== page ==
As a child psychiatrist, you are needed and do valuable work. There is a severe shortage of child psychiatrists in the United States, and this means that all patients you care for as a child psychiatrist are technically "underserved" -- some more so than others. Because of the demand for child psychiatrists, your skills are highly marketable, and you should be able to practice in any locale of your choosing with patients lining up around the block for your services.
Child psychiatry also is a chance for career renewal and rebirth for many physicians who didn't fully appreciate child psychiatry as a career option until after choosing a different specialty. I personally know scores of former surgeons, obstetricians, family doctors, pediatricians, and emergency medicine physicians who have switched into adult and child psychiatrists.
One reason for switching is that child psychiatrists have great self-care, with healthy schedules (similar to the 8 AM-to-5 PM work hours of the outside world) and low burnout. We are not anxiously counting down the days to retirement. As child psychiatrists, we recognize the importance of families and practice what we preach with our own family relations, achieving life balance. Others switch because child psychiatrists are trained to treat the types of chief mental health complaints that frequently first present to perplexed pediatricians and family doctors.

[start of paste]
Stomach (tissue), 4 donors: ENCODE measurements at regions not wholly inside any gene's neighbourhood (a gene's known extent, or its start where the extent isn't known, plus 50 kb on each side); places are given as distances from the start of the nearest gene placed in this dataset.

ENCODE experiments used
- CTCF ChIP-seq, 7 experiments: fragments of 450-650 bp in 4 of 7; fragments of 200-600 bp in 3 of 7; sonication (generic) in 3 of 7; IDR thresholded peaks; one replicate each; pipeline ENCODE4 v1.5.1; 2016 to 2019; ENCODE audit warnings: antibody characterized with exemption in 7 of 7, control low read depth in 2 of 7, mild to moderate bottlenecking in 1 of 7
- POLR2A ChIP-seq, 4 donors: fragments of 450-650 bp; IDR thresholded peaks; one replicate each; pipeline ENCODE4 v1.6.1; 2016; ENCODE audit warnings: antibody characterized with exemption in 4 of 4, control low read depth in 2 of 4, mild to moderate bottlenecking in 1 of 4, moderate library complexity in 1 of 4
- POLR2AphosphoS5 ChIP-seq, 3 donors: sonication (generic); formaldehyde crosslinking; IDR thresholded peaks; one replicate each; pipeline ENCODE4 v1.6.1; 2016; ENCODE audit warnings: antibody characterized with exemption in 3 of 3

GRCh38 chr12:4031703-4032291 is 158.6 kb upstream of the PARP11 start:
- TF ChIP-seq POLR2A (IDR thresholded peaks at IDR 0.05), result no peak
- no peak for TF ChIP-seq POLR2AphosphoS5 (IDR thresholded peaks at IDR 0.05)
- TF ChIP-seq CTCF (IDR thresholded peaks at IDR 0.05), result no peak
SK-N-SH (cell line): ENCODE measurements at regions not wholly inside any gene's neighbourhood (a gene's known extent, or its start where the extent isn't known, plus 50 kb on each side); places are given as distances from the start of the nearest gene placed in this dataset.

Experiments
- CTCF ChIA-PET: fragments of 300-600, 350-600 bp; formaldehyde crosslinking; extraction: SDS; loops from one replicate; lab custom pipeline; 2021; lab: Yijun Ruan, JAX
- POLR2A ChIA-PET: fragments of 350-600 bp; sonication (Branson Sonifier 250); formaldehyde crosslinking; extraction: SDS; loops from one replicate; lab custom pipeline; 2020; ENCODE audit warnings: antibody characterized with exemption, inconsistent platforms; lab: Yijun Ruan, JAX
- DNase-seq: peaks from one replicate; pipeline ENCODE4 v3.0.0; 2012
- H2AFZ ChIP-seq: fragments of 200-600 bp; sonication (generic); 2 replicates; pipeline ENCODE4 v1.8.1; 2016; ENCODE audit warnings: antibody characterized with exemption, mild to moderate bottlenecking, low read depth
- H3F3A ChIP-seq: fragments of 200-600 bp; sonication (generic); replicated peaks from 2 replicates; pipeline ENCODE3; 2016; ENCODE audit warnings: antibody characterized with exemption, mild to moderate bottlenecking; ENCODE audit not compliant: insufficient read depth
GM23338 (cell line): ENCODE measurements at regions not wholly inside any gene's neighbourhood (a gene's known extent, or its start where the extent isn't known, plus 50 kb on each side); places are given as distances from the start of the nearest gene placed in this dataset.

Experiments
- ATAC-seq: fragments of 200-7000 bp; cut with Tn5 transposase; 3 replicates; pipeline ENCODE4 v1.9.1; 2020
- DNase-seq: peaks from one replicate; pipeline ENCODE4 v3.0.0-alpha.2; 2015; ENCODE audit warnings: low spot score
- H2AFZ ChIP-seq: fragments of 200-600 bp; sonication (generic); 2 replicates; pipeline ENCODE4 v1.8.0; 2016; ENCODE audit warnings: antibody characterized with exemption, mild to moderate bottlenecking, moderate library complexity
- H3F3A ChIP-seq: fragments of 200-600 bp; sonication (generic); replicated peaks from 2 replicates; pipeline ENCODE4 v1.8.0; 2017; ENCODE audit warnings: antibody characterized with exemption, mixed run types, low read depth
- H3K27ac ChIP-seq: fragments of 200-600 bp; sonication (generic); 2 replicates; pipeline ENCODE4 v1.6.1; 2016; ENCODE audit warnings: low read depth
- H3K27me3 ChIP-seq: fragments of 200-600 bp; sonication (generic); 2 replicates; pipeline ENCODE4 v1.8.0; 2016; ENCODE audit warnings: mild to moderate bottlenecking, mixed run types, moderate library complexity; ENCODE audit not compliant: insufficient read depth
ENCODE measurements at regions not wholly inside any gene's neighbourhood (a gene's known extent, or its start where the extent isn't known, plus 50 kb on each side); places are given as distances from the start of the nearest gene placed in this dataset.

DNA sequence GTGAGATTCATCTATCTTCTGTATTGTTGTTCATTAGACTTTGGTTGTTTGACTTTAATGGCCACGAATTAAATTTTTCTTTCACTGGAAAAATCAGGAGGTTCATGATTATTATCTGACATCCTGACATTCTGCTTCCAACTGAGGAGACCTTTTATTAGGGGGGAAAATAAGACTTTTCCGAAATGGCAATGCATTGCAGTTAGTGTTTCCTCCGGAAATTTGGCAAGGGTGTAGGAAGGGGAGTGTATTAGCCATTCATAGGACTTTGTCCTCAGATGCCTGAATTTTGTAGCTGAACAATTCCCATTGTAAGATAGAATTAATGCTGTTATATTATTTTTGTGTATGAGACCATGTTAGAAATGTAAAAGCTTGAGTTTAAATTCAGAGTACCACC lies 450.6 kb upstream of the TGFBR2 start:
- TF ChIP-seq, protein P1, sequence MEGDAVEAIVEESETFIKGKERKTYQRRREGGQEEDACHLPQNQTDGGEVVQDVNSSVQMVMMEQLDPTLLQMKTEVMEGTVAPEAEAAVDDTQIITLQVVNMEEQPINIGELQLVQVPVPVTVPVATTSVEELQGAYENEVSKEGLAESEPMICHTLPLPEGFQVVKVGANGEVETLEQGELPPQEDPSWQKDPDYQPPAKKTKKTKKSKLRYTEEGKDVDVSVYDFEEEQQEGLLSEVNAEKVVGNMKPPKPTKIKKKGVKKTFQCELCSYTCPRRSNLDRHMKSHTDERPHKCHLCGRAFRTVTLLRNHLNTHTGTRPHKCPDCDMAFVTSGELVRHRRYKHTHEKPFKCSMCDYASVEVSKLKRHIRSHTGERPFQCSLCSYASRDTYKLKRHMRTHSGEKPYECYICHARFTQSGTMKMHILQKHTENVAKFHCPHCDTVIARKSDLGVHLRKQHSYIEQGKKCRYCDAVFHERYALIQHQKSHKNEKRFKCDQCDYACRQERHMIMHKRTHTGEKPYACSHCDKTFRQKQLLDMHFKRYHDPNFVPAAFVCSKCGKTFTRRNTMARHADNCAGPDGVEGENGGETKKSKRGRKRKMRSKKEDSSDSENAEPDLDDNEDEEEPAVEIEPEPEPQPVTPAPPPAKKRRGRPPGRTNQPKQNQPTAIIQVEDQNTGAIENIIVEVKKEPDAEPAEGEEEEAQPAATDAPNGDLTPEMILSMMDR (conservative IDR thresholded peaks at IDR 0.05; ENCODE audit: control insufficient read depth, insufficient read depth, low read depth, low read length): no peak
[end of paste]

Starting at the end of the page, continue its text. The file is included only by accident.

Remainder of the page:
This career is not for everyone. I encountered a physician shortly before she left the field who told me, "I just don't like talking to patients." Child psychiatry, or most other fields requiring live patient interaction, was not the right fit for this individual. If you cannot live on a salary in the low 6 figures -- we don't make as much as the surgical specialties -- or if you thrive on performing hands-on procedures, then child psychiatry may not be a good fit. And if your main interest is psychotherapy, we still teach and perform that, but not as much as in the past.
The time demands and patient loads are reasonable in child psychiatry, but there are other challenges. I'm always asked, "Can you stand working with the parents?" Although some of the parents are difficult, most are great and provide invaluable assistance with their child's mental health care.
Occasionally your heart is broken -- a child is abused, or you get a call from the emergency department that your patient has overdosed -- and you need to remind yourself that you didn't cause these problems, but are doing your best to help. It's a small price to pay for a job where you care.
Child psychiatry is an emotionally and intellectually enriching career. It is a way to save the lives of patients without sacrificing your own. I strongly recommend that you learn more about child psychiatry so that you can make a fully informed decision when choosing a specialty for yourself. And please, pass along the secret.
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Cite this: Brian D. Smith. Child Psychiatry Is Amazing - Medscape - Sep 12, 2012.